Editor’s Note: Anti-government EuroMaidan demonstrations began in Ukraine on Nov. 21, triggered by President Viktor Yanukovych’s decision to abandon closer ties with the European Union in favor of Russia, which in December offered him a $15 billion bailout and 33 percent discount on imported natural gas. The demonstrations turned deadly on Jan. 22, when at least three protesters were killed by gunshot during a police assault on the crowd. More than 300 suffered injuries. The tense standoff remains on Hrushevskoho Street near Dynamo Stadium and the protests have spread throughout the nation.
Red Sector claims responsibility for burnt cars in Kyiv
Feb 1, 5:55 p.m. — A newly created group called Red Sector claimed responsibility for cars that were set on fire recently. Emergencies Ministry said that at least 23 cars, often with western Ukrainian number plates, were set on fire on the night of Jan. 29. Last night, a car that belongs to a Ukrainian employee of the Canadian Embassy, was also burned.
The message from Red Sector, which plays of the name of the Right Sector, an alliance of nationalist organizations associated with EuroMaidan, is the following: “Yes, today we burned many cars of the idiots who came to Kyiv, shat on it and think they are masters. There will be no revolution! We apologize if we damaged the property of normal people. But you have to understand that had it not been for our active deeds, fascists tomorrow will set a tent in your flat because they don’t like you. And they don’t give a shit about the law.”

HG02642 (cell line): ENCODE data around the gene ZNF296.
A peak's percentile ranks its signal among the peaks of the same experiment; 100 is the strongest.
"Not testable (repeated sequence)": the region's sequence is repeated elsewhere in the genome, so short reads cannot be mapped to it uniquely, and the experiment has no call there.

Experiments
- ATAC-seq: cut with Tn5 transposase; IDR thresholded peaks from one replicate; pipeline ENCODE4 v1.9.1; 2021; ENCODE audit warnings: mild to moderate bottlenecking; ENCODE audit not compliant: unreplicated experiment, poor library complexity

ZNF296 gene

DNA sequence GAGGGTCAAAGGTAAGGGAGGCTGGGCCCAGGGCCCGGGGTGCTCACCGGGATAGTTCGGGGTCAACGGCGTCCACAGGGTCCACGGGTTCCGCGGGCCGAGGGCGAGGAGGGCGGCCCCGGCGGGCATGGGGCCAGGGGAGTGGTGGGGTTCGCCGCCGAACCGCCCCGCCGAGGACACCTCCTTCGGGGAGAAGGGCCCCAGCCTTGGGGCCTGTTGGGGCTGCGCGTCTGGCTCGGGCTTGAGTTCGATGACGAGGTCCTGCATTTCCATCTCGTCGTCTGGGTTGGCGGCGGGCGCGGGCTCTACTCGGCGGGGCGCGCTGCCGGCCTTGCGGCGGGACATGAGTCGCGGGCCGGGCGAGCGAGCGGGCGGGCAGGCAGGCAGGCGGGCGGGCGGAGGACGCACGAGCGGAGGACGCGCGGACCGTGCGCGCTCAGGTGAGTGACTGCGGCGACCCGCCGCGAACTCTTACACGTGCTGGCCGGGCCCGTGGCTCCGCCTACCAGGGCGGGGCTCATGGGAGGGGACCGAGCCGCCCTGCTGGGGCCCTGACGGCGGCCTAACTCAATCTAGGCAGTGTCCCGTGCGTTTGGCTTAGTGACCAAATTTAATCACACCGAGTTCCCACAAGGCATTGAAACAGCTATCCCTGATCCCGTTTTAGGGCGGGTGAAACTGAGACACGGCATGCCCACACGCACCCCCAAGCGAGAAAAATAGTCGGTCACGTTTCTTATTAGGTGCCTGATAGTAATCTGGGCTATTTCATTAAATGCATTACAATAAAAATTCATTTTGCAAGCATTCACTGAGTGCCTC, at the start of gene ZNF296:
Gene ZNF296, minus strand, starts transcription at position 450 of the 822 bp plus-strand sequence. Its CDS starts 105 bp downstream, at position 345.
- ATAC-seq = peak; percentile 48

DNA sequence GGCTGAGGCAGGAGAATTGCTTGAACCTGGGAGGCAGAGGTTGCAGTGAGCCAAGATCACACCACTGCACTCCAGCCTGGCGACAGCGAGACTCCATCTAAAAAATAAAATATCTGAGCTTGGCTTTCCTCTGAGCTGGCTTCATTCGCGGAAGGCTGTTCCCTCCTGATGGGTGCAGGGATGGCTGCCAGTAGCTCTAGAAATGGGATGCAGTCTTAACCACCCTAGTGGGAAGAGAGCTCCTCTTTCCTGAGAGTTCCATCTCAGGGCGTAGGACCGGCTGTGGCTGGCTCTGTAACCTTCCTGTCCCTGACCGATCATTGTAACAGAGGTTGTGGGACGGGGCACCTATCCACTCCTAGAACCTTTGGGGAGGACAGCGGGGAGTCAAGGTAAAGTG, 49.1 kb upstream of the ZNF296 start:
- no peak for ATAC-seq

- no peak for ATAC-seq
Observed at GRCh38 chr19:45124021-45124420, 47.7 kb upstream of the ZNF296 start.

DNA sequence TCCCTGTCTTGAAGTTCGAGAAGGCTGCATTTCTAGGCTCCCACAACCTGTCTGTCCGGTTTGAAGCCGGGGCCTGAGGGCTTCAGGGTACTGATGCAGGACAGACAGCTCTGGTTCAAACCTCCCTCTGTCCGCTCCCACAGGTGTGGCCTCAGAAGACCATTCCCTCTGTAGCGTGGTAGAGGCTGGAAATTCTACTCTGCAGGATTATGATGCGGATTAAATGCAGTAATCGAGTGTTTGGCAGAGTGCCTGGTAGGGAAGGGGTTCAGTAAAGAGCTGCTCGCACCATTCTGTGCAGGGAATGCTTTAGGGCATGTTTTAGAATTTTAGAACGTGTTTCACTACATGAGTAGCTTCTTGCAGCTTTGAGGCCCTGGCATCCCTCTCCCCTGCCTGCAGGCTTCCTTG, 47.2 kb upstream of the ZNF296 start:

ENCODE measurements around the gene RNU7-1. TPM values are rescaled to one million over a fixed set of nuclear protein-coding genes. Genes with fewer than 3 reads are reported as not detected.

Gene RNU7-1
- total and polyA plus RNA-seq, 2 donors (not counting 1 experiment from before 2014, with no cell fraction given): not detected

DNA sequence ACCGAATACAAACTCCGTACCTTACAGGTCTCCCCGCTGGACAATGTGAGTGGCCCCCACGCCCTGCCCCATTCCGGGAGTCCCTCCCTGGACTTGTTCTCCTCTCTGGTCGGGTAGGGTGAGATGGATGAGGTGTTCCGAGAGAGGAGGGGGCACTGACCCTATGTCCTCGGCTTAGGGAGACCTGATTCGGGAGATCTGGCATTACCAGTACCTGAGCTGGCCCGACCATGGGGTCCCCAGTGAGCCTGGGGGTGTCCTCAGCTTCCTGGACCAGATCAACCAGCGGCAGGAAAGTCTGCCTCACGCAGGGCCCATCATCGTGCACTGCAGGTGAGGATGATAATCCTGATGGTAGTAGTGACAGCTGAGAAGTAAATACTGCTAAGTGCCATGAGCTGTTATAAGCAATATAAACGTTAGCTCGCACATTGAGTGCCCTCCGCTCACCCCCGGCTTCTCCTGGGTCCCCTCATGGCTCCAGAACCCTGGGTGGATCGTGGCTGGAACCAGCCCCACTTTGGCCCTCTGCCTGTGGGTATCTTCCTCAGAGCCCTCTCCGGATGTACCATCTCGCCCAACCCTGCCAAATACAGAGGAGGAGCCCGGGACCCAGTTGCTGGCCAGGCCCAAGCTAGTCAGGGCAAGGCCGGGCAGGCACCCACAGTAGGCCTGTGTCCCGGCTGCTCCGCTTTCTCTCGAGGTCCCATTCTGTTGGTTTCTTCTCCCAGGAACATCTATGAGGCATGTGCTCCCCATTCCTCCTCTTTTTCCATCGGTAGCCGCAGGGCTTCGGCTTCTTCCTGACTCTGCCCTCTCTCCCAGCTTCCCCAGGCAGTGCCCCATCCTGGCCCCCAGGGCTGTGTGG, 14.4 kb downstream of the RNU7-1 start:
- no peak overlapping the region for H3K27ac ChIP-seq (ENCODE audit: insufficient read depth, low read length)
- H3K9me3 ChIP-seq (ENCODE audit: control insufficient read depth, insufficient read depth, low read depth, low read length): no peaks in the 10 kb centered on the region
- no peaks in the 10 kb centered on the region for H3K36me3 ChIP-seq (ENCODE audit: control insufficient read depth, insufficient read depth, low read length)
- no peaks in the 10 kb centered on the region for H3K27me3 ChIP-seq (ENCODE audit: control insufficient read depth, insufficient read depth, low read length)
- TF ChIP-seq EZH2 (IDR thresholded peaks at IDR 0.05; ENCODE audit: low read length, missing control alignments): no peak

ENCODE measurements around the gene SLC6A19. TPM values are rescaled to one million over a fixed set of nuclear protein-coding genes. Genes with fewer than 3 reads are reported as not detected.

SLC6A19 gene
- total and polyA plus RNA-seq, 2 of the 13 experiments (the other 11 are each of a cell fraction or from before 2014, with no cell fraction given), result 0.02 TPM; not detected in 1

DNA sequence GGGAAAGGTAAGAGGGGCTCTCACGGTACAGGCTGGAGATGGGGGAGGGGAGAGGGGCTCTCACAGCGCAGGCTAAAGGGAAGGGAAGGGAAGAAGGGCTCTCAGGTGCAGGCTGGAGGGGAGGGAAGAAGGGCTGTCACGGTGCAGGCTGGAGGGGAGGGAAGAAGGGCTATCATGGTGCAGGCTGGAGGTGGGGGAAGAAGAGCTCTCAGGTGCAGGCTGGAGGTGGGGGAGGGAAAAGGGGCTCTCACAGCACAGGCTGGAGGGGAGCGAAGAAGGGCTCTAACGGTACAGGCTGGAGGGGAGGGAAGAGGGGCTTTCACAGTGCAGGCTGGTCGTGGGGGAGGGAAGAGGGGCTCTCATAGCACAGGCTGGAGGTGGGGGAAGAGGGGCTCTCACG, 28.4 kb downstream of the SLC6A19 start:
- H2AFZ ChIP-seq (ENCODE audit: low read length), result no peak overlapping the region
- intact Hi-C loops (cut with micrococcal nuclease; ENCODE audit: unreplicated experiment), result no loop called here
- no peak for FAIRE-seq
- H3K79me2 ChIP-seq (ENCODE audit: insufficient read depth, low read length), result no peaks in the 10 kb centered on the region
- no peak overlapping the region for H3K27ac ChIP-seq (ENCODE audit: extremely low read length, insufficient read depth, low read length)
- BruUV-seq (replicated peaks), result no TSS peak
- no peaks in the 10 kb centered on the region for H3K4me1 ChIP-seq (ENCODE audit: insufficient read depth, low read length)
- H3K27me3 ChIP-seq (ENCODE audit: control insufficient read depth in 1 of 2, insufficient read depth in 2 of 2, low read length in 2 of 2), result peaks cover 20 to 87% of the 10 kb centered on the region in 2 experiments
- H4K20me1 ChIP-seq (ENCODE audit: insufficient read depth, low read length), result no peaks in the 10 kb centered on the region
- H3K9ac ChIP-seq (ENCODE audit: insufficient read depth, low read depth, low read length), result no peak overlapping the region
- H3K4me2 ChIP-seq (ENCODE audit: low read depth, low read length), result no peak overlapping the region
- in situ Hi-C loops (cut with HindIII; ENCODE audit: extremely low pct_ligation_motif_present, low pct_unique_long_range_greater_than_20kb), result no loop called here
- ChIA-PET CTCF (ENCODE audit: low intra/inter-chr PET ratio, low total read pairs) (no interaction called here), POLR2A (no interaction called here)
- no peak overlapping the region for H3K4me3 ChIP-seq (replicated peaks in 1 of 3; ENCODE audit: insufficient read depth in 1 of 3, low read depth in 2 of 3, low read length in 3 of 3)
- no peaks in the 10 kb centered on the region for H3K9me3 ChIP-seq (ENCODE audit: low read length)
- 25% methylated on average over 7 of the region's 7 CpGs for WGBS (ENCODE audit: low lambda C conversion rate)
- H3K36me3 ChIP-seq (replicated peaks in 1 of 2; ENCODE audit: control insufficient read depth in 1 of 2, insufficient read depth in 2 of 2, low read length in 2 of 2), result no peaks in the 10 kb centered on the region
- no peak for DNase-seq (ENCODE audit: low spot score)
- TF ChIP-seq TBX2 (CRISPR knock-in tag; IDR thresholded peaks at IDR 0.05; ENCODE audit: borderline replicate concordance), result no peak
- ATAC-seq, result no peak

The Facebook profile, which is the source of the claim, was created on Jan. 4 and operates under the name of Nikolay Amelchenko. The statement claiming responsibility for arson was released on Jan. 30. The same page also contains a threat to journalist and activist Mustafa Nayyem, and links to a video with threats to the journalist, which has now been deleted from Youtube. —Katya Gorchinskaya
Austrian newspaper follows the money trail that includes the president and his close allies
Feb 1, 5:25 p.m. –Austrian newspaper Format released an infographic that examines a complex trail of western companies involved in ownership schemes behind the properties that belong to Ukraine’s elite, including President Viktor Yanukovych.
Ukraine’s largest river is not the Dnieper, but seemingly inexhaustible stream of money flowing in the direction of Austria, Liechtenstein, England and the the Caribbean, writes the paper, and Vienna is the hub of transfers.
The story lists significant assets of Andriy and Serhiy Klyuev, two high-ranking Party of Regions members who are tied into the ownership scheme behind Mezhyhirya, the president’s vast real estate north of Kyiv. Andriy Klyuev heads the president’s administration and leads his team of negotiations with the opposition to solve the political crisis.
It also lists the assents of President Viktor Yanukovych’s son Oleksandr and Oleksiy Azarov, also a Party of Regions deputy and son of former Prime Minister Mykola Azarov who flew off to Austria just hours after his resignation last week.
One of the characters who seems to be involved in managing these fortunes is Reinhard Proksch, a 51-year old manager tied up to companies in in London and Liechtenstein that own assets in Ukraine.He maintained that his business is fully legal and transparent, though. “My business is just that, to maintain or manage real estate and investment for foreign customers. Here I usually have a function as a controller, which means I watch that no irregularities happen,” he said. He also said he was not a money manager, and his role is down to “technical tax and administrative activities.” —Katya Gorchinskaya